where the borrower is from can carry substantial implications. If a borrower
that is formed in another state does not file the necessary documents
to be authorized to conduct business in California, but still operates
a business and contracts in California, your ability to foreclose may
not be impacted, but the borrower’s ability to use California courts
to collect and to defend lawsuits could be impaired, thereby potentially
affecting the borrower’s ability to pay you.
In addition, if the borrower is not taking the necessary steps to be authorized
to conduct business in the state, it probably is not paying state taxes
and could end up with substantial tax liability and tax liens, which in
turn will impact the borrower’s ability to pay you.
Furthermore, a borrower that is formed outside of California may be able
to file a bankruptcy in the state where it is formed if its assets are
located in that state or its principal place of business is identified
as being in that state. By way of example, if a Delaware LLC owns property
in California but maintain its principal place of business in Delaware,
that borrower can file a bankruptcy in either Delaware or California.
While your rights may not be impaired by an out-of-state bankruptcy filing,
it is incredibly inconvenient and can be costly if you or somebody from
your company is required to testify as part of a contested motion or adversary
proceeding in the bankruptcy.
You should also review borrower’s entity documents in order to confirm
that the party executing the loan documents has authority to bind the
entity. If you fail to confirm that an individual has authority to bind
an entity borrower, you could jeopardize your ability to foreclose against
the collateral, leaving you with the option of suing the party that signed
the loan documents for fraud. While you may obtain a judgement, chances
are that you are not the only judgment creditor of that fraudster, so
your prospects of recouping your losses are not bright under these circumstances.
Finally, you should confirm that the entity borrower is in good standing
with the state in which is formed, as well as in California. The entity
formation documents that were filed with the regulator and the state where
the entity was formed should be reviewed.
Formation documents could be Articles of Incorporation, Articles of Organization,
or a Certificate of Partnership. In addition, for out of state entities,
you should request a copy of the documents that were filed with the State
of California requesting authorization to conduct business in the state,
or whichever state where you are located and are extending the loan. It
is important that you request filed copies. You will know that they are
filed copies if they include the filing date and entity number that were
placed thereon by the regulating agency.
You should also review the operating documents of the entity borrower.
The operating documents can be bylaws, an operating agreement, or a partnership
agreement depending on the type of entity. With the exception of corporate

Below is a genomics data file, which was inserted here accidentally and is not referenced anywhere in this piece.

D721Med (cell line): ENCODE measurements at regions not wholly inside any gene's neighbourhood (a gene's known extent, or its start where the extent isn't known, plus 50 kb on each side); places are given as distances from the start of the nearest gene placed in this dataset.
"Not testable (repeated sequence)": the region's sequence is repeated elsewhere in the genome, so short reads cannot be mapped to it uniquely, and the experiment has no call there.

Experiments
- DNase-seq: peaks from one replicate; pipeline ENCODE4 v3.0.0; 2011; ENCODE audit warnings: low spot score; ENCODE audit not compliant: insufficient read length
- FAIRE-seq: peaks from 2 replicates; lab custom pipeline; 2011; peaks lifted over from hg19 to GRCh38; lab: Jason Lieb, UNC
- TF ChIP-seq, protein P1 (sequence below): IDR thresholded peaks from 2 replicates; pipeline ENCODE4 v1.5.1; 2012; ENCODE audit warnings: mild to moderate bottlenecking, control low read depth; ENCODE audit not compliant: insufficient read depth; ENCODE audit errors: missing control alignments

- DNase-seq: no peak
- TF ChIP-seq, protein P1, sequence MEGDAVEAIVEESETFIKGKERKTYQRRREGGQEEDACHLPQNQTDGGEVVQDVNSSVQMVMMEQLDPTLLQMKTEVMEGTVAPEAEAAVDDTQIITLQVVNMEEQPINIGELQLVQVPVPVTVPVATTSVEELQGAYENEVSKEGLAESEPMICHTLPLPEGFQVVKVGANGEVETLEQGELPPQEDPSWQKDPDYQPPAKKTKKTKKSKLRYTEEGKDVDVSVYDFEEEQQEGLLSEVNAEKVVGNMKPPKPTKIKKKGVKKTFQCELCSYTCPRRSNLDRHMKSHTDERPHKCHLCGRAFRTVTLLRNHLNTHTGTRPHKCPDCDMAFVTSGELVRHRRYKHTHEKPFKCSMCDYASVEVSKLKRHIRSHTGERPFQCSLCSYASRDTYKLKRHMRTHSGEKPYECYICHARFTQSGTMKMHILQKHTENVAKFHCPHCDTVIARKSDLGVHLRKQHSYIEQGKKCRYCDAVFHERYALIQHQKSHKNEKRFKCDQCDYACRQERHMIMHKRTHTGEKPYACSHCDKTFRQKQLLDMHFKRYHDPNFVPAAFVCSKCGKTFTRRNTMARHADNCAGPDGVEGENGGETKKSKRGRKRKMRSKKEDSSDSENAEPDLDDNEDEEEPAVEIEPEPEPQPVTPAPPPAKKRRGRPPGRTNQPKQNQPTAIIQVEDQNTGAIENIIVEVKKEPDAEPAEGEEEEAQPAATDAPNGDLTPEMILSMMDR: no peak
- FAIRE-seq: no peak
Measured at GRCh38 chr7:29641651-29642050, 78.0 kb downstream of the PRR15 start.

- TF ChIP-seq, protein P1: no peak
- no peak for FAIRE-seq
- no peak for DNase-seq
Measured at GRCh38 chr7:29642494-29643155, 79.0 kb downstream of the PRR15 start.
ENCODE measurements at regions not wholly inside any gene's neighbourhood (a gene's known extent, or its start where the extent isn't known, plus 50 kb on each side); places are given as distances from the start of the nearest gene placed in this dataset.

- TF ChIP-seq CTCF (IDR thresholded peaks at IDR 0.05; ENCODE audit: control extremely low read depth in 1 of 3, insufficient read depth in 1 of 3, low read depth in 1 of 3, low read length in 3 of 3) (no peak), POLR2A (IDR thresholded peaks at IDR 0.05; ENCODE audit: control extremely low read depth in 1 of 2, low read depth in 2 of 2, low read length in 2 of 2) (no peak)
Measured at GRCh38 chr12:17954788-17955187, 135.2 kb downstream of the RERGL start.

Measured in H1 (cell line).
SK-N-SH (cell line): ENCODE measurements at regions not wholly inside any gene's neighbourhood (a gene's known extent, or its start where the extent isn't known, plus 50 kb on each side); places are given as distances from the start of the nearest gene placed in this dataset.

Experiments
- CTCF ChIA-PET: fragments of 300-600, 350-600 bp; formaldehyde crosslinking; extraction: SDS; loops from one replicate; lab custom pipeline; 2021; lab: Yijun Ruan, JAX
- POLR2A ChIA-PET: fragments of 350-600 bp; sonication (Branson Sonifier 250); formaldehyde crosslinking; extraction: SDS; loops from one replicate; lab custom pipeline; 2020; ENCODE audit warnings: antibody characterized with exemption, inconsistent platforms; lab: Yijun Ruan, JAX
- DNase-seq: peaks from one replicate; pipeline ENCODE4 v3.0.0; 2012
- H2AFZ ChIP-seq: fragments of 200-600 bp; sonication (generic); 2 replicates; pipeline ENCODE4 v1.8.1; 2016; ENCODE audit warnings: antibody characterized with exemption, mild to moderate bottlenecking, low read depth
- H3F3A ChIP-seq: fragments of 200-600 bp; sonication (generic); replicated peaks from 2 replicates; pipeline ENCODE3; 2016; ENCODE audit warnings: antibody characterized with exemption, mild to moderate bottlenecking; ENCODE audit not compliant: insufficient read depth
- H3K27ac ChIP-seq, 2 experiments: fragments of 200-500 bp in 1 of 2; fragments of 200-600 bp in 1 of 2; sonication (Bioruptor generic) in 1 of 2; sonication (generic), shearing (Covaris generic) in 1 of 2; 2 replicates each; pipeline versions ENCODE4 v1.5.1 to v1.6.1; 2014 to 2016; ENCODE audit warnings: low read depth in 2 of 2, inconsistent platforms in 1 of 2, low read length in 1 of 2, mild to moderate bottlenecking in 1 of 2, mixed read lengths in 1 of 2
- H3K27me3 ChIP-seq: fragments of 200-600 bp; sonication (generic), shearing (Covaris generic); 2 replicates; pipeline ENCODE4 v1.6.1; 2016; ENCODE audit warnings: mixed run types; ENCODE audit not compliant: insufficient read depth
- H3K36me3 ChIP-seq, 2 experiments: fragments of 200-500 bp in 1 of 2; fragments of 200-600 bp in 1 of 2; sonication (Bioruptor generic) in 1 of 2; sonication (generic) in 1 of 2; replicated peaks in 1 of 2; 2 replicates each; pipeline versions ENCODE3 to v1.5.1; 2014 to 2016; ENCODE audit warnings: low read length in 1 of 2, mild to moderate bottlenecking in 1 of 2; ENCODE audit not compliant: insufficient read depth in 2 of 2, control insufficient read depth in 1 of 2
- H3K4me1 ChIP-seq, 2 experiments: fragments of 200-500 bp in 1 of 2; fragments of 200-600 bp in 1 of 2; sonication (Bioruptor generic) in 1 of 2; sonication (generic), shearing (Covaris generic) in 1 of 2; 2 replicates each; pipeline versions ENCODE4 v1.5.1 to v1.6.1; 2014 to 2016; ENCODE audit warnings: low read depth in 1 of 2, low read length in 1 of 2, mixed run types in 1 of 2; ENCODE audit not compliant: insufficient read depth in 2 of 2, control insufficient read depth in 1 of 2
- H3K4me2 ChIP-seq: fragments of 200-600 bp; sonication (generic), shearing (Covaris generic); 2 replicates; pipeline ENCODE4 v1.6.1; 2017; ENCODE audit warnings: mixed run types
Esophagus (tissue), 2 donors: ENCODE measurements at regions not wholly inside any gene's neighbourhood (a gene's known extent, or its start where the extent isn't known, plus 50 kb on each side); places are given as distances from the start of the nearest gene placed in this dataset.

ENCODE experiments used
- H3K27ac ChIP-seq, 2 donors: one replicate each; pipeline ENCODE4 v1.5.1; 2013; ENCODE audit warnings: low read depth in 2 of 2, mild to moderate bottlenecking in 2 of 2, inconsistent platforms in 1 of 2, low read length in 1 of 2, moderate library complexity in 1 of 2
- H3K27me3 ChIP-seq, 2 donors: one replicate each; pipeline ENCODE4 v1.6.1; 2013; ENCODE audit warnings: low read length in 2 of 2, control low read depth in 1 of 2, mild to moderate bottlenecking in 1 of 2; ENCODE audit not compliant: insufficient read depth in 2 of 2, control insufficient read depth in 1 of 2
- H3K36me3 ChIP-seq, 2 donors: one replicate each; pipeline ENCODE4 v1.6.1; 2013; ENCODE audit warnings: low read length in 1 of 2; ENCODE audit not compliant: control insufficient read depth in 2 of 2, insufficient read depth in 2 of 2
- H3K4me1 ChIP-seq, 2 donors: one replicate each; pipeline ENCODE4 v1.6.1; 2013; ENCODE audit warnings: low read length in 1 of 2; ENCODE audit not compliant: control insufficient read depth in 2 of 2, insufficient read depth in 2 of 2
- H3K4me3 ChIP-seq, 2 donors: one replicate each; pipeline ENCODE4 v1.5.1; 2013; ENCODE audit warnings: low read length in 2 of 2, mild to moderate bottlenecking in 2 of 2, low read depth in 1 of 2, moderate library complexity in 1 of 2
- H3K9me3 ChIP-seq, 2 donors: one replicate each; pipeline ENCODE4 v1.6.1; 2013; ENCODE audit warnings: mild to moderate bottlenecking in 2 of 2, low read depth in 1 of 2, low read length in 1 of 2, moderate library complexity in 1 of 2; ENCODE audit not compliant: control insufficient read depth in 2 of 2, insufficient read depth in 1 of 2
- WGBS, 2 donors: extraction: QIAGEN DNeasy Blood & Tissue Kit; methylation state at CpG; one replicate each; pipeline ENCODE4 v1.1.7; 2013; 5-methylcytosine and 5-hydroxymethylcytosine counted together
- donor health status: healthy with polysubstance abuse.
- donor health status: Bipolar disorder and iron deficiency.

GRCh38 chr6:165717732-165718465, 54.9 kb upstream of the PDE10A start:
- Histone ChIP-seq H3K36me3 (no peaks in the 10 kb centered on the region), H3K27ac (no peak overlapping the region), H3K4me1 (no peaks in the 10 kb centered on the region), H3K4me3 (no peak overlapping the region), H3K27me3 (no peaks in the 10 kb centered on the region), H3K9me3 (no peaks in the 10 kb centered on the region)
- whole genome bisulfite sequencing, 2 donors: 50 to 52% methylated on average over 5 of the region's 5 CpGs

bylaws, this is typically where you'll discover the name and title
of the individuals authorized to bind the entity and the extent of that power.
For corporations, you should request corporate minutes appointing officers
and identifying the parties authorized to contract on behalf of the corporation.
It is also advisable to obtain a copy of the most recently filed Statement
of Information that identifies the officers, managers, or partners of
the entity borrower. And if it happens to just be a no change statement
that is filed with the state, we also recommend that you obtain the most
recently filed one that does contain changes or the original one that
first identifies all the officers, in the event that there have not been
any changes over the years.
Finally, you should request a copy of Certificate of Good Standing issued
by the government regulator in which the entity was formed. If it is a
foreign entity, a certificate from the state of California or the state
in which you're located or extending the loan should be obtained as
well. The certificate should be recent. We recommend that you do not accept
certificates that are issued more than 30 days in the past.
REVIEW TRUST DOCUMENTS
Another way to be proactive when making a loan is to review the trust documents
for borrowers that are a trust, meaning either the Trust Agreement itself
or Certificate of Trust. The Certificate of Trust should identify the
trustee, the successor trustee, the trustee’s authority, and the
manner in which the trust should take title to assets.
It is crucial that you review the trust documents for the borrower to confirm
that the party executing the documents actually has the authority to sign
them on behalf of the trust. You will want to determine who is identified
as a trustee.
Finally, another reason to review the trust documents is to confirm that
the required vesting identified in the trust matches how the borrower
has or will be taking title to the property. I found that in about a third
of all loans to trusts in which our firm has been involved, the trust
is not properly vested on title.
Please take the words of Erasmus as words to live by, "Prevention
is better than cure." These are just a few ways that you can be proactive
to mitigate the possibility of or impact from borrower lawsuits and bankruptcy.
In addition, if you'd like to discuss other ways to be proactive,
feel free to contact me.
If you would like more information on this topic, please contact Dennis
Baranowski, Esq. or call our main office at (949) 298-8050.